Retro Recipes and Traditional Fare

Grandma Moore's Chocolate Mayonnaise Cake

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by James Moore

ImageFor some reason, I recently had a hankering for Chocolate Mayonnaise cake, a staple in our house when I was growing up. If you're not familiar with it, it's a wonderfully moist chocolate cake that was created, according to food legend, by the wife of a Hellman's mayonnaise salesman to help increase his sales. Although it may seem like an odd ingredient, the mayonnaise is used in place of eggs and oil, making it handy to throw together with just a few pantry ingredients.

It was probably one of the first cake recipes that I could make on my own (by age 11 or so), carefully following the directions on the back of the Hellman's Mayonnaise jar. I thought that I'd be able to find the recipe online, but it proved to be a bit of a challenge. None of the current recipes matched the one I followed years ago (most used a cake mix). I knew that original recipe called for boiling water, because it was the one step that always made me nervous as I poured the hot water in a measuring cup.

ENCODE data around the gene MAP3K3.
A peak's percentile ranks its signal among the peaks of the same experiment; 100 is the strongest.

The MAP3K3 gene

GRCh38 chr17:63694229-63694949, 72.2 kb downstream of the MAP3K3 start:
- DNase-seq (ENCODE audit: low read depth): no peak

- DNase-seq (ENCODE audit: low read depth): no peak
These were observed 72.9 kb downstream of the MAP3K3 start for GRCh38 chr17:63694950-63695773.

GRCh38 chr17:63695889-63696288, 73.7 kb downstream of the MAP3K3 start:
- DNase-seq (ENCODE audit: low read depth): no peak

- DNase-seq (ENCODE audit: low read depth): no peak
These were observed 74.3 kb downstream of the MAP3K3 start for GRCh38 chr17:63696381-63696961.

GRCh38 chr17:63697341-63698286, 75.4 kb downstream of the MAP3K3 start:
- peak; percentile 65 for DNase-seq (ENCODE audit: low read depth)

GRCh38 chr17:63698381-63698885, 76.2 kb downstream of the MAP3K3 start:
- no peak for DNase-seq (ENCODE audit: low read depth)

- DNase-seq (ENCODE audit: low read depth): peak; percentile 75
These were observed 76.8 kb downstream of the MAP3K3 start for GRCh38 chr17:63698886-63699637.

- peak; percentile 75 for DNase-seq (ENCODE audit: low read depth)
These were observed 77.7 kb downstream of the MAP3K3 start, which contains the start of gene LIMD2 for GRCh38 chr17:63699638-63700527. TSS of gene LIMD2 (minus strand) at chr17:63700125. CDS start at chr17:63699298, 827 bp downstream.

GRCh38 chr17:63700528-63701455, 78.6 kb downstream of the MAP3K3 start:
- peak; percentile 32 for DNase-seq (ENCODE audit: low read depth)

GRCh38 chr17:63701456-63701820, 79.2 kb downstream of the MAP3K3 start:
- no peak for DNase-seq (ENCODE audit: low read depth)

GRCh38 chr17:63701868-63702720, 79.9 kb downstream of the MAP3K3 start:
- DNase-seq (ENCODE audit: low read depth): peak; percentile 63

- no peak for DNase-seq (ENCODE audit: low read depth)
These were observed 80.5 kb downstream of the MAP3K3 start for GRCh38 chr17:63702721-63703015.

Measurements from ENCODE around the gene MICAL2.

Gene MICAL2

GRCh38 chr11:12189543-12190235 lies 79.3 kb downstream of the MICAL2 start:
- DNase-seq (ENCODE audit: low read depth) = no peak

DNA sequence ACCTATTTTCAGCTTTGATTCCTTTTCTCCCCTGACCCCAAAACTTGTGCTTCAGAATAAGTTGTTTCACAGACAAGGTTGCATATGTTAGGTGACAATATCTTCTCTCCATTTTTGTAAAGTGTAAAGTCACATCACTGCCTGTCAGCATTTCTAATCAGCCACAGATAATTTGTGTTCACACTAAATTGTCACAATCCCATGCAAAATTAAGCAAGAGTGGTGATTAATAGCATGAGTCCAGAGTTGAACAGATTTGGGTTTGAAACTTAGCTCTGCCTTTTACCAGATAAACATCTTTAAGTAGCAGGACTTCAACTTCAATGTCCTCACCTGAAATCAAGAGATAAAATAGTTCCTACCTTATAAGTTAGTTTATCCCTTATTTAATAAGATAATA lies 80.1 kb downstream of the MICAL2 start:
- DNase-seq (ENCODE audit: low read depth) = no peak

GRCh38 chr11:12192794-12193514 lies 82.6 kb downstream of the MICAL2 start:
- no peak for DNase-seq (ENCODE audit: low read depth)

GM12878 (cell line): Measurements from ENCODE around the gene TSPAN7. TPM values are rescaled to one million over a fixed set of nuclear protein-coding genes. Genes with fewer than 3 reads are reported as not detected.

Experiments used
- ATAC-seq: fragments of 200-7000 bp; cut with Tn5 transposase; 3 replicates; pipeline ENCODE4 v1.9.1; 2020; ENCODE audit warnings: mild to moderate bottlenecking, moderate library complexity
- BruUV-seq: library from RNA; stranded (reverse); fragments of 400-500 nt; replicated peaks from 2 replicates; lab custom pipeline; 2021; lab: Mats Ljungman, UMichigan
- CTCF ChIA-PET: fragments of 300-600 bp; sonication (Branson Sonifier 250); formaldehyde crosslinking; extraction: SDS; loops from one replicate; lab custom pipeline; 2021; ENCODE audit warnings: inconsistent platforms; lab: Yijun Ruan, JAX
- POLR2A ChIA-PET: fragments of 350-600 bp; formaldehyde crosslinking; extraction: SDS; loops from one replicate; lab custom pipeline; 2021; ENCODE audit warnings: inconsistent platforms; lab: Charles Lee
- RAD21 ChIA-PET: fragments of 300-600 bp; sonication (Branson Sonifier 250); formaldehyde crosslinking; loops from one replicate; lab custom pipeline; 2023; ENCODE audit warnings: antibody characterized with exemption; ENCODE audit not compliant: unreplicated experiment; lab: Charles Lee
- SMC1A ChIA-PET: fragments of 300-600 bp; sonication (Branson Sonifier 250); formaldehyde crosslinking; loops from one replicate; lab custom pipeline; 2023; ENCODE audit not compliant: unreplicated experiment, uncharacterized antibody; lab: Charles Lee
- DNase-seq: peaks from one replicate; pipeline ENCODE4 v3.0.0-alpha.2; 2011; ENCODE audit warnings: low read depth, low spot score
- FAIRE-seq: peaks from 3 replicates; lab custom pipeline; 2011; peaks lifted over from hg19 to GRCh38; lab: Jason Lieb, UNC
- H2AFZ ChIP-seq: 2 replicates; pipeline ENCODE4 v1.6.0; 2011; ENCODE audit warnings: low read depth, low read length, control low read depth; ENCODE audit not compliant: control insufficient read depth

Homemade Shepherd's Pie

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by Susan Salzman

shepherdspie_indiv.jpgI do love this time of year and cooking in a somewhat cooler climate makes me happy.

Two years ago I started making Shepherd’s Pie and much to my surprise, everyone at my dinner table fell in love with it. It’s a simple dish, made with everyday, fridge and pantry ingredients.  One more feather in this recipes cap – it’s a one pot dish.

Using the white part of the leeks (saving the green part for my homemade stock), and left over mashed potatoes, I am proud to say that I can feed my family of five (with leftovers for lunch the next day) for about ten bucks.

I am working on accomplishing that task most nights. Making wholesome meals, using fresh ingredients for a few dollars makes me happy and giddy. I cannot wait to share more of my “happy meals” with you.

Pommes Frites

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by Joseph Erdos

pommesfrites.jpgI think I can speak for everyone when I say French fries are probably Americans' favorite guilty pleasure. So much so that Americans dared to rename them Freedom fries when France objected to the war. Interestingly there is nothing French about them. As history goes, potatoes were first brought to Spain via the New World expeditions. Fried potatoes became popular during the 17th century in the Spanish Netherlands, present day Belgium.